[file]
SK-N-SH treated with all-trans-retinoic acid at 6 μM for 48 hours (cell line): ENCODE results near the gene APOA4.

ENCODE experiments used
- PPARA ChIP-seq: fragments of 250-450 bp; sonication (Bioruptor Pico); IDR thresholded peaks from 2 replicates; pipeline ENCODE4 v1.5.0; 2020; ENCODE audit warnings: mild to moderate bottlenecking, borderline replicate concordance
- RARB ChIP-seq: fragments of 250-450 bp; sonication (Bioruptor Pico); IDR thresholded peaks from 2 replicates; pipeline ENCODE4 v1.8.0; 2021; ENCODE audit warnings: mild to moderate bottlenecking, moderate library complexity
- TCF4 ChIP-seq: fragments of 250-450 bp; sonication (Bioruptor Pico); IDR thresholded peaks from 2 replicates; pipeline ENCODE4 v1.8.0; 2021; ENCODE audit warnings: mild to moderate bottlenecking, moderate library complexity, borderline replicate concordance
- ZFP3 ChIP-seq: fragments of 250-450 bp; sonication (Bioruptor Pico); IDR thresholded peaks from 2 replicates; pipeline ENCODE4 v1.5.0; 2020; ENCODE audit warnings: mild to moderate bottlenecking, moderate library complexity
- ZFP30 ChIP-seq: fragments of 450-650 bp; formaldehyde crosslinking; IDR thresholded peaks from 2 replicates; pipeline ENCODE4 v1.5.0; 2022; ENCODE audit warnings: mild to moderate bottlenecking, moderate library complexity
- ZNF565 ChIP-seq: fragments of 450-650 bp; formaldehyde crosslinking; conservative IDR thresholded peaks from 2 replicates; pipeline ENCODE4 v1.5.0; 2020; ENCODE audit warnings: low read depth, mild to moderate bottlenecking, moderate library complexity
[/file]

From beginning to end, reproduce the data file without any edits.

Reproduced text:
SK-N-SH treated with all-trans-retinoic acid at 6 μM for 48 hours (cell line): ENCODE results near the gene APOA4.

ENCODE experiments used
- PPARA ChIP-seq: fragments of 250-450 bp; sonication (Bioruptor Pico); IDR thresholded peaks from 2 replicates; pipeline ENCODE4 v1.5.0; 2020; ENCODE audit warnings: mild to moderate bottlenecking, borderline replicate concordance
- RARB ChIP-seq: fragments of 250-450 bp; sonication (Bioruptor Pico); IDR thresholded peaks from 2 replicates; pipeline ENCODE4 v1.8.0; 2021; ENCODE audit warnings: mild to moderate bottlenecking, moderate library complexity
- TCF4 ChIP-seq: fragments of 250-450 bp; sonication (Bioruptor Pico); IDR thresholded peaks from 2 replicates; pipeline ENCODE4 v1.8.0; 2021; ENCODE audit warnings: mild to moderate bottlenecking, moderate library complexity, borderline replicate concordance
- ZFP3 ChIP-seq: fragments of 250-450 bp; sonication (Bioruptor Pico); IDR thresholded peaks from 2 replicates; pipeline ENCODE4 v1.5.0; 2020; ENCODE audit warnings: mild to moderate bottlenecking, moderate library complexity
- ZFP30 ChIP-seq: fragments of 450-650 bp; formaldehyde crosslinking; IDR thresholded peaks from 2 replicates; pipeline ENCODE4 v1.5.0; 2022; ENCODE audit warnings: mild to moderate bottlenecking, moderate library complexity
- ZNF565 ChIP-seq: fragments of 450-650 bp; formaldehyde crosslinking; conservative IDR thresholded peaks from 2 replicates; pipeline ENCODE4 v1.5.0; 2020; ENCODE audit warnings: low read depth, mild to moderate bottlenecking, moderate library complexity